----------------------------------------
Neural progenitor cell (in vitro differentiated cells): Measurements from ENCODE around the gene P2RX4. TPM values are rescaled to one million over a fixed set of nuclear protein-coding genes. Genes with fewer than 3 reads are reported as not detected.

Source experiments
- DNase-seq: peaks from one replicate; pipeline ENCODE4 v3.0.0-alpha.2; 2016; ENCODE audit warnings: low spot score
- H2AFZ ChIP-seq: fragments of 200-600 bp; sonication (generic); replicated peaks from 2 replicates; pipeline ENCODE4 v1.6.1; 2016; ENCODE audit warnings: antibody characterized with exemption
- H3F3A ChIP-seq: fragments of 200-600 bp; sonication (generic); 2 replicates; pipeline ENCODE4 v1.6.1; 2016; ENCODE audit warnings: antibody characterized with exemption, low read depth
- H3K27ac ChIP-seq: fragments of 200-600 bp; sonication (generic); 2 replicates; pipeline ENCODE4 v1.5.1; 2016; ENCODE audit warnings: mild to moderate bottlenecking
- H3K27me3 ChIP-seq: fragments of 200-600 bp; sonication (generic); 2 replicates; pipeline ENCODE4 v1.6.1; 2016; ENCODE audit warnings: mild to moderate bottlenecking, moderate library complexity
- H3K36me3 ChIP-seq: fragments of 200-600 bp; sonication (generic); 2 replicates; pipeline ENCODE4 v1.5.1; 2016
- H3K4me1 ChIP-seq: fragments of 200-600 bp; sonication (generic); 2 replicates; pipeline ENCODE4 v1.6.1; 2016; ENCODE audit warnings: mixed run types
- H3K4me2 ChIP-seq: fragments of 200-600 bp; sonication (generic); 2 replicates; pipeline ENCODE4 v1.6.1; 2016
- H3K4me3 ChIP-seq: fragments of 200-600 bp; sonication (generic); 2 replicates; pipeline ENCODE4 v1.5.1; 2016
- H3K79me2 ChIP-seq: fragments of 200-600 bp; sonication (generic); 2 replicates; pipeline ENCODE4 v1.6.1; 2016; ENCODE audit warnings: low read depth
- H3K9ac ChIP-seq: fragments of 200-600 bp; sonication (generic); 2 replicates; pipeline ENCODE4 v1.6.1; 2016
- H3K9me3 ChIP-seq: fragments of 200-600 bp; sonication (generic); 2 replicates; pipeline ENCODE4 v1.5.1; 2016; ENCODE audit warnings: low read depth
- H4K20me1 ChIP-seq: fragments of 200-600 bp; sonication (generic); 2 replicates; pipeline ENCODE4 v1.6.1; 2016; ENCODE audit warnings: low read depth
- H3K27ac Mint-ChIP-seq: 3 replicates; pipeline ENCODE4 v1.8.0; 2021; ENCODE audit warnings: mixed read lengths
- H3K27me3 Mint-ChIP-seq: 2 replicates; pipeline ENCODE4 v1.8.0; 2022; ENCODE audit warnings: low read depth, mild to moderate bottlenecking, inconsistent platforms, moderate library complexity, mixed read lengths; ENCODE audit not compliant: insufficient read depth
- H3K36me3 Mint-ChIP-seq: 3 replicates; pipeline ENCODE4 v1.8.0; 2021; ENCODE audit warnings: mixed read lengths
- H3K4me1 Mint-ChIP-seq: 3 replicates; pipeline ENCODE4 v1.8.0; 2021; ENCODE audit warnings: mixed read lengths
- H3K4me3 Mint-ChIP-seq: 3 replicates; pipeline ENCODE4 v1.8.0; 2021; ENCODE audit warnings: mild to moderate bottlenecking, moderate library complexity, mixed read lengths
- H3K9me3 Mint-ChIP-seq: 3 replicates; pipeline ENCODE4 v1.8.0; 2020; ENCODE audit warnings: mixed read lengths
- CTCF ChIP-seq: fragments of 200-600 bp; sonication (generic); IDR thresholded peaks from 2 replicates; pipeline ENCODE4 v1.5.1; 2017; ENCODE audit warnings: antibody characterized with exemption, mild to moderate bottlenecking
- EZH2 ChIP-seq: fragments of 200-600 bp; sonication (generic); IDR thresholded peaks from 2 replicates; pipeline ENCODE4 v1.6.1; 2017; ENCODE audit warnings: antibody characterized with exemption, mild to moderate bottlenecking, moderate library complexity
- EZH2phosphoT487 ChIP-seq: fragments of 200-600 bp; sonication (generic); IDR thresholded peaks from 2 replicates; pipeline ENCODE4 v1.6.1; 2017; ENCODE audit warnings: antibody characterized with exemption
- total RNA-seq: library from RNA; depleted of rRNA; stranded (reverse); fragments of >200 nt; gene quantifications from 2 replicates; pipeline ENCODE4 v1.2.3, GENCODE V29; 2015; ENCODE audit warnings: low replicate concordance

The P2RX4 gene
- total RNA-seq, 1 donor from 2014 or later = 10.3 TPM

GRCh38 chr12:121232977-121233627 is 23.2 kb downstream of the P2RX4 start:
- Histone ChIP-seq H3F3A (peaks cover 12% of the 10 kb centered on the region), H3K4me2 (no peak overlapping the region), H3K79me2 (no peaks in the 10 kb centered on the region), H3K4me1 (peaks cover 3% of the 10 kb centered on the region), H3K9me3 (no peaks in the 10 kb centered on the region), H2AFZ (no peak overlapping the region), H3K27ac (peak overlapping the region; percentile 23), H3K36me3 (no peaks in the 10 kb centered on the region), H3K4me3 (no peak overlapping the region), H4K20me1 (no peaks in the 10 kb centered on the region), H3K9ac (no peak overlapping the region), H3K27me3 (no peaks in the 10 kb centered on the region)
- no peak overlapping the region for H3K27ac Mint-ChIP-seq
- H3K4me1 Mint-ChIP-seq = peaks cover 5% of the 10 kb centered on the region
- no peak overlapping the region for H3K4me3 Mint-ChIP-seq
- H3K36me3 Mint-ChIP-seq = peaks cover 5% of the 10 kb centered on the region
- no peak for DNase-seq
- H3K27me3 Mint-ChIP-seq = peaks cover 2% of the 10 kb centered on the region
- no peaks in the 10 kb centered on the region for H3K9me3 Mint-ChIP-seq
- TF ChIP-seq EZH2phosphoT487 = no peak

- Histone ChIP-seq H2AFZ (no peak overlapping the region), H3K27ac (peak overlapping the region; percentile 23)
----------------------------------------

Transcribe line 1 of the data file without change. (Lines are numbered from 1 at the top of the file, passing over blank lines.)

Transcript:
Neural progenitor cell (in vitro differentiated cells): Measurements from ENCODE around the gene P2RX4. TPM values are rescaled to one million over a fixed set of nuclear protein-coding genes. Genes with fewer than 3 reads are reported as not detected.